The Audi TT is a design icon. Ever since the premiere of the first concept car in 1995, the Audi TT has stood for driving pleasure, design and attention to detail. When the first Audi TT Coupé came onto the market in the fall of 1998, and the first TT Roadster one year later, the series production products differed only insignificantly from the previously displayed show cars – the dream of any designer. The central design motif was the circle: the arcs of the roof, the front and the rear stood in contrast to the strictly horizontal lines.
1995: the Audi TT concept car
At the International Motor Show (IAA) in Frankfurt am Main, Audi presented the first Audi TT as a concept sports car with high suitability for everyday use. Technical Development with a team of Audi designers had developed the concept for a sporty Coupé in the shortest conceivable time. In November 1995, the Roadster version made its premiere as a TTS concept car at the Tokyo Motor Show. The outer lines of the two show cars followed the German philosophy, and recalled the rounded shapes of the pre-War racing cars and post-War sedans of Auto Union. The interior rested on the principle of “as much as necessary and as little as possible.” The TT concept cars were very well received as forward-looking innovations and the embodiment of revolutionary automotive design. Audi kept a low profile for many years regarding possible production of the two model versions, however.
1998: the first generation of the Audi TT
Closely based on the show car, the production model with its formally coherent design idiom has remained a milestone of innovative automotive design to the present day. Its aspiration was clear in the tiniest of details: aluminum elements in the interior, progressive wheel design, a short, spherical gear knob and round, closely spaced tailpipes. For the first time, Audi employed the quick-as-lightning dual-clutch transmission in a production model – the so-called S tronic. Power output ranged from 110 kW (150 hp) to 184 kW (250 hp).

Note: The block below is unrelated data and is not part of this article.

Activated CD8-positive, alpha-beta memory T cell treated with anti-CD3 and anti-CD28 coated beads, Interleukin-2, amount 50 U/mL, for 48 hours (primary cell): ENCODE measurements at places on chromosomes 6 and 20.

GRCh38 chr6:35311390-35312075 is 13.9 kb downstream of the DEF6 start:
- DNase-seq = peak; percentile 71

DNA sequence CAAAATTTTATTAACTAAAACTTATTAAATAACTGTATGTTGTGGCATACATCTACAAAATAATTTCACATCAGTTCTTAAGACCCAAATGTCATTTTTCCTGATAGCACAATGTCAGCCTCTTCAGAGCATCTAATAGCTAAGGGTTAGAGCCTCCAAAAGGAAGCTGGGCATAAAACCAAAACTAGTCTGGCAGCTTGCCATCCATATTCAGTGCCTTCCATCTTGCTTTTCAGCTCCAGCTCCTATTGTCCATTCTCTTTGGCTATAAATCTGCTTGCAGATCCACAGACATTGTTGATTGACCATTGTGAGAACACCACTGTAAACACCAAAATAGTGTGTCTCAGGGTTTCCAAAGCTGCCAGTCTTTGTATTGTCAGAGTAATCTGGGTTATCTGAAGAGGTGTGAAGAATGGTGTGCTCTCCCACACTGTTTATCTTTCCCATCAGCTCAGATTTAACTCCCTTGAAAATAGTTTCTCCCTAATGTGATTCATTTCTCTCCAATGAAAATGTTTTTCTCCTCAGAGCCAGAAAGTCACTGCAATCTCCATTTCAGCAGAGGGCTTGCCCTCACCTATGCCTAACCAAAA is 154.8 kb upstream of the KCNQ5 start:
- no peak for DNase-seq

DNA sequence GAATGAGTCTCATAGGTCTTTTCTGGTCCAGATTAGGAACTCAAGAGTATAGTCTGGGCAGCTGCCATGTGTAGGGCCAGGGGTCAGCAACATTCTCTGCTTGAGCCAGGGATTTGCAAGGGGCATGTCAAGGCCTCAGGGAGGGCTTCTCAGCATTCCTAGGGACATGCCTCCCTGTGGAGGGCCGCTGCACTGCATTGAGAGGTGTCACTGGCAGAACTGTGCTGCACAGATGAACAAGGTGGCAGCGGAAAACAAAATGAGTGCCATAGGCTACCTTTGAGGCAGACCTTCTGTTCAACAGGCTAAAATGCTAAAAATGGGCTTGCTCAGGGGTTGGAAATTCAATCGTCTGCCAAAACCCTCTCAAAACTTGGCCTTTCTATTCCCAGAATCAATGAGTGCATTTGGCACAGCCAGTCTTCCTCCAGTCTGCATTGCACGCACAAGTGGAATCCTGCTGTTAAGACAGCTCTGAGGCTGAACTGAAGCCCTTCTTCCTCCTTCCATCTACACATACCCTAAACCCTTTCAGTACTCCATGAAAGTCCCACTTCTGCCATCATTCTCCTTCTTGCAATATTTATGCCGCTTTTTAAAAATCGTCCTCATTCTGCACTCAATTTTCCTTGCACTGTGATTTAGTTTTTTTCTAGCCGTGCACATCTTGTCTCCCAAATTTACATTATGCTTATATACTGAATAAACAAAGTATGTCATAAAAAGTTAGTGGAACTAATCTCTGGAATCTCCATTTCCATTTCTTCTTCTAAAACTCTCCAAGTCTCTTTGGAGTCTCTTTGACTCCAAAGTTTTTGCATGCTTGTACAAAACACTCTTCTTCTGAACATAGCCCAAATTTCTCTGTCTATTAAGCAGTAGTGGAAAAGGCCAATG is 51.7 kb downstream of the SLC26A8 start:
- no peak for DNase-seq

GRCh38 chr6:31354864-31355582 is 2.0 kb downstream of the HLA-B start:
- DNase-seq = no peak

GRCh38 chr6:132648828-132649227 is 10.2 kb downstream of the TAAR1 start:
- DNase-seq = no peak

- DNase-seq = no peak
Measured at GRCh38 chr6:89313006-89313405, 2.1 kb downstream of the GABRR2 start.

2006: the second TT generation approaches the starting line
The design of the second generation of the successful sports car was formally more integrated in the Audi design idiom, with the driving dynamics of a full-grown athlete. The turbocharged engines developed between 118 kW (160 hp) and 155 kW (211 hp). Audi extended the lineup with an S version producing 200 kW (272 hp) and a true model athlete, the Audi TT RS with 250 kW (340 hp). The later TT RS plus version even produced 265 kW (360 hp). Groundbreaking technologies such as Audi Space Frame (ASF) lightweight construction, TFSI engines and the powerful, sonorous five-cylinder engine played key roles in the car’s success. The second Audi TT was the first sports car with TDI technology.
2014: the third-generation TT
The third generation of the Audi TT came across as sportier, more dynamic and more innovative than its predecessor. One characteristic feature persisted through all generations: the round tank cap with the typical TT logo.
*Fuel consumption and CO2 emission figures given in ranges depend on the tires/wheels used.
The equipment, data and prices specified in this document refer to the model range offered in Germany. Subject to change without notice; errors and omissions excepted.